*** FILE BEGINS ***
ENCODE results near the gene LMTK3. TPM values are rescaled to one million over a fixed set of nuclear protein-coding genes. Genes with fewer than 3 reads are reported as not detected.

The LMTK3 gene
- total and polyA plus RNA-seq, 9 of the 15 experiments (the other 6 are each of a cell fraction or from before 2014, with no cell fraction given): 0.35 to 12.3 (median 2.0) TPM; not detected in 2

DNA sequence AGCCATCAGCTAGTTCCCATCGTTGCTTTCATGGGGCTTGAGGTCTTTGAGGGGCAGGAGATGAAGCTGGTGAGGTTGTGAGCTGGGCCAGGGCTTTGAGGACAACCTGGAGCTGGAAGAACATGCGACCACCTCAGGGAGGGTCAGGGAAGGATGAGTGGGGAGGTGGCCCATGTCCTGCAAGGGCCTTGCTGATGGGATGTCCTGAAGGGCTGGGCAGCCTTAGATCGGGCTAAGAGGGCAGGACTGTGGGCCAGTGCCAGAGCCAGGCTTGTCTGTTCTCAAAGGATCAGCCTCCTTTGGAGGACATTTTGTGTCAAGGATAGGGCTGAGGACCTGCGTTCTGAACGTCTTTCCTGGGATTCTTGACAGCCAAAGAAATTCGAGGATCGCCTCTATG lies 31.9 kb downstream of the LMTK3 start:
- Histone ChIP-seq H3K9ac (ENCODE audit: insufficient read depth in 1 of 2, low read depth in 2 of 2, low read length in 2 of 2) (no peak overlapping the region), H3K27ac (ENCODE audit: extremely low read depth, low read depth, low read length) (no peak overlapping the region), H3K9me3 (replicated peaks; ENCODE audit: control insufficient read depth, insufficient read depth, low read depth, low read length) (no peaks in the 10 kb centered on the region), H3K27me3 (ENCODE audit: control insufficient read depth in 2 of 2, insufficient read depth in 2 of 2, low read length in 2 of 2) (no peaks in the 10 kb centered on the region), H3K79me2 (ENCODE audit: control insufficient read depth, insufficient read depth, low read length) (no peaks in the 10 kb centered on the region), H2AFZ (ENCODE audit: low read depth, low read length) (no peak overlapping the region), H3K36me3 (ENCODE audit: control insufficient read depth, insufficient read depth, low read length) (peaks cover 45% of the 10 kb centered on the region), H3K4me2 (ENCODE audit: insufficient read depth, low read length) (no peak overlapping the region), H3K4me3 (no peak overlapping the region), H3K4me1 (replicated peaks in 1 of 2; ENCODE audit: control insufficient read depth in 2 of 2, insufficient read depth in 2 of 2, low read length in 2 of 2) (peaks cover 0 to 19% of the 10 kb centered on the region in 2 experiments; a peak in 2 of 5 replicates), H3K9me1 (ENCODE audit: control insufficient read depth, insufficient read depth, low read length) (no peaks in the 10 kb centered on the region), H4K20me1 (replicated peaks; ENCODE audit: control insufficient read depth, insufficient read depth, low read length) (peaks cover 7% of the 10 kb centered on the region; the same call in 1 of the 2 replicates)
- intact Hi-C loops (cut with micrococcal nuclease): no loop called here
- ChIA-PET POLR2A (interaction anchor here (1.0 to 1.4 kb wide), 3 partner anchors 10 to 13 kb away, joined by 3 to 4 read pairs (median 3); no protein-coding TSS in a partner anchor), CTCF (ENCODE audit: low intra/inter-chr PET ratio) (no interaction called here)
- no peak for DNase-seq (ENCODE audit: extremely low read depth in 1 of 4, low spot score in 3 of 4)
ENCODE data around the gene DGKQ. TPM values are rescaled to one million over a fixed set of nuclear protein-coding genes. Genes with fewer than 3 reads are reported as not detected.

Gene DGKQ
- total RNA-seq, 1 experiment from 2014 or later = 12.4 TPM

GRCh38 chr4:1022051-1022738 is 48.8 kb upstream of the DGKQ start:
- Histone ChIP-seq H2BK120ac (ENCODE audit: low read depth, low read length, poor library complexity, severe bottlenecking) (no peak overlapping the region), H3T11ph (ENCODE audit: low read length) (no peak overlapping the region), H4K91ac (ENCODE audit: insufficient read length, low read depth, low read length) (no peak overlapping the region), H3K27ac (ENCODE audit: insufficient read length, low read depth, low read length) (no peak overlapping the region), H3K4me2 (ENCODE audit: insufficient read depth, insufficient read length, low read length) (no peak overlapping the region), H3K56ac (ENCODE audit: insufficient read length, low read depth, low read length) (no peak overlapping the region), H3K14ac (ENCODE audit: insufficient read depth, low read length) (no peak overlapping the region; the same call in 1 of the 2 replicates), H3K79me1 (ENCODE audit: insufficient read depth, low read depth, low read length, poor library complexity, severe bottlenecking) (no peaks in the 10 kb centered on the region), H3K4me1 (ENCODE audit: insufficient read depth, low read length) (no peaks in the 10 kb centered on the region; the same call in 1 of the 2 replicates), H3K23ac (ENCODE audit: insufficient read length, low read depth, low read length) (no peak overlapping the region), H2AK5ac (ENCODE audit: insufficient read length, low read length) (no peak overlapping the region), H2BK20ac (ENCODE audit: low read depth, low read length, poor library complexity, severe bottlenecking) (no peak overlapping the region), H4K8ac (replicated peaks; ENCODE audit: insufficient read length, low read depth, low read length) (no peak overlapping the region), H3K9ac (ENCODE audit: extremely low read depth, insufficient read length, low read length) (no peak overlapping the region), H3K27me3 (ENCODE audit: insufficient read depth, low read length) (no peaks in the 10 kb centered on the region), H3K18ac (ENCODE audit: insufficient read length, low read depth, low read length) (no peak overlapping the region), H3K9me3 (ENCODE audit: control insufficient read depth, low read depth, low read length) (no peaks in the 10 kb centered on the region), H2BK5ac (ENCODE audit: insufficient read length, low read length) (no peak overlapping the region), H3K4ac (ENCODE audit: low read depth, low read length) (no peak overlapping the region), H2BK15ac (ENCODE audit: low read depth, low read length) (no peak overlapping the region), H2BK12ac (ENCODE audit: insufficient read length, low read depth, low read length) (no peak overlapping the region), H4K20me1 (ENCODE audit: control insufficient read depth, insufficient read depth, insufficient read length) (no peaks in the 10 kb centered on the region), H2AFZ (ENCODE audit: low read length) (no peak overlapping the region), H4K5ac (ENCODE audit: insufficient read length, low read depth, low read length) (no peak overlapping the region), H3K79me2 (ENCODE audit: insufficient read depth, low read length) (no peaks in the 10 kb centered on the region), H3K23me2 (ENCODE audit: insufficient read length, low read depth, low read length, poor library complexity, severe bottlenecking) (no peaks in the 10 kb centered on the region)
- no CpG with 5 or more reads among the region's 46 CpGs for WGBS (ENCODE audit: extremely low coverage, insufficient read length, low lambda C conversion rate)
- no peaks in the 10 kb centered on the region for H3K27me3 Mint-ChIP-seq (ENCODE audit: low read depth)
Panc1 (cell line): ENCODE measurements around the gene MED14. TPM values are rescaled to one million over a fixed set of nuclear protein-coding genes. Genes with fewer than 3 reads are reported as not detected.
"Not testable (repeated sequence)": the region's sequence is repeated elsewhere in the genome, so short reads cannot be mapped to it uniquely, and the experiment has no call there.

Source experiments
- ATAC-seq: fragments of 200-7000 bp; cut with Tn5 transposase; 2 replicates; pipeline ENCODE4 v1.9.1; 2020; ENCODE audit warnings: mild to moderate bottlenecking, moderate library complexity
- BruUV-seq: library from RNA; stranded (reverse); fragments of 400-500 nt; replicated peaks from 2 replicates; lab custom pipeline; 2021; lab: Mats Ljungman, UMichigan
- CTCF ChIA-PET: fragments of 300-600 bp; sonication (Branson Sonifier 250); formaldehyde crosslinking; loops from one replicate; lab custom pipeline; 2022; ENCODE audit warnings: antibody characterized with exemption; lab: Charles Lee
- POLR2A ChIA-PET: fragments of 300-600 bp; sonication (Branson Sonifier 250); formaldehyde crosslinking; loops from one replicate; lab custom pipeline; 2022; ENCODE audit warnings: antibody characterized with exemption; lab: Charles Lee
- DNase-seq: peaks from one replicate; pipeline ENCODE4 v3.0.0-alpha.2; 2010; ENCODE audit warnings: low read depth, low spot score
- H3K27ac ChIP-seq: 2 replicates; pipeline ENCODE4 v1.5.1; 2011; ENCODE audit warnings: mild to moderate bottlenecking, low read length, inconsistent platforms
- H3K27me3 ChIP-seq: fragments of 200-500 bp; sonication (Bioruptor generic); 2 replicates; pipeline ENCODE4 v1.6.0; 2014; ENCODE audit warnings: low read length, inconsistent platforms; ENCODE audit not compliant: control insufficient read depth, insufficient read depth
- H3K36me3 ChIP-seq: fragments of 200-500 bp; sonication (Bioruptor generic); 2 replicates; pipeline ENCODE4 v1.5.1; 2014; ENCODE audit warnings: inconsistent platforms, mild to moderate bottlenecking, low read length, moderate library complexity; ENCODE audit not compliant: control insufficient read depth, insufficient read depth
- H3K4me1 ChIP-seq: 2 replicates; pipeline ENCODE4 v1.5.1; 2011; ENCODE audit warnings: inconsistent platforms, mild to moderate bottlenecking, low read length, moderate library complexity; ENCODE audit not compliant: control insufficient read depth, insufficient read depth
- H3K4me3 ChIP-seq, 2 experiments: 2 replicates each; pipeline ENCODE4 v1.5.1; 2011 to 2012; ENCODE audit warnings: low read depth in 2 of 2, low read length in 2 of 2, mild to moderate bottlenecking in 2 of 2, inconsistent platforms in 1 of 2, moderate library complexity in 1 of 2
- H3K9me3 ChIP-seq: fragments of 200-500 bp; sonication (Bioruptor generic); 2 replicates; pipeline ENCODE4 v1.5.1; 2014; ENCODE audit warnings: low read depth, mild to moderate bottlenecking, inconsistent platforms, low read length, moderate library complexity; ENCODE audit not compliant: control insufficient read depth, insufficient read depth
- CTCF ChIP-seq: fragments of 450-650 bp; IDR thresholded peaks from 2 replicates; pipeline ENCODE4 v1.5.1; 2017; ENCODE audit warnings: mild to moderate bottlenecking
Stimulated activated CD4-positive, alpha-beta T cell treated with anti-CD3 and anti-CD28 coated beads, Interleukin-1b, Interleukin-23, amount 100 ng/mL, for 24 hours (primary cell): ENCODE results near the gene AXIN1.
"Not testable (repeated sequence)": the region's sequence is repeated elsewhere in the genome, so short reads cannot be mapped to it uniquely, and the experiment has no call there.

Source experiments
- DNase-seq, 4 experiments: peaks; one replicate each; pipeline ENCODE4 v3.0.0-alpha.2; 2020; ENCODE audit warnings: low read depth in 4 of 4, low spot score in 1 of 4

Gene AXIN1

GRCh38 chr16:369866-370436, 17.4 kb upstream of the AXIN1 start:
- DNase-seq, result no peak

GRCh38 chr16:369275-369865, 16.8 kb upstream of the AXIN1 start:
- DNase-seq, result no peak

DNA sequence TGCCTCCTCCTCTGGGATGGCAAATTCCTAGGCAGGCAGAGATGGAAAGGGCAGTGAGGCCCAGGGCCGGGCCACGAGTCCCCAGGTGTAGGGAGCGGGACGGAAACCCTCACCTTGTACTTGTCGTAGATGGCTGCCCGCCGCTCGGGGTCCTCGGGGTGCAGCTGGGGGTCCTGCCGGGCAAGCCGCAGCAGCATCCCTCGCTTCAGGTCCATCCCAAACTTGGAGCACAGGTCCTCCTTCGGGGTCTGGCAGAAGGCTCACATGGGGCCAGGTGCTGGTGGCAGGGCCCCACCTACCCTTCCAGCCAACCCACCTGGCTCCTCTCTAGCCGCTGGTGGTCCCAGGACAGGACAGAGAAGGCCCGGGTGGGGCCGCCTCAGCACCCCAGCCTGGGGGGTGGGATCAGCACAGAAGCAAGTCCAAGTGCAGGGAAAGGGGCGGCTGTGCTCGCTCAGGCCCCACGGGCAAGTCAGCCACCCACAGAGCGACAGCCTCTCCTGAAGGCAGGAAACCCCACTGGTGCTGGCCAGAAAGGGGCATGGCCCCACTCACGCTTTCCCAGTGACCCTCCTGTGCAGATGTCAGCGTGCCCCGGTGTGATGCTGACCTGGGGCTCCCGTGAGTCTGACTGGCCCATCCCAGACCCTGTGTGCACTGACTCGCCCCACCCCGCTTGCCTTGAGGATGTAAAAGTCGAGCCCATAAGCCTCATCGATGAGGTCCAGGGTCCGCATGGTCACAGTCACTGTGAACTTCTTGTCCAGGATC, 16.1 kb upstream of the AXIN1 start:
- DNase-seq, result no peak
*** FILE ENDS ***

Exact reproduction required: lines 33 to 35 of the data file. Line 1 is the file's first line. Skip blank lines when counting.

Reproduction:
Source experiments
- DNase-seq, 4 experiments: peaks; one replicate each; pipeline ENCODE4 v3.0.0-alpha.2; 2020; ENCODE audit warnings: low read depth in 4 of 4, low spot score in 1 of 4

Gene AXIN1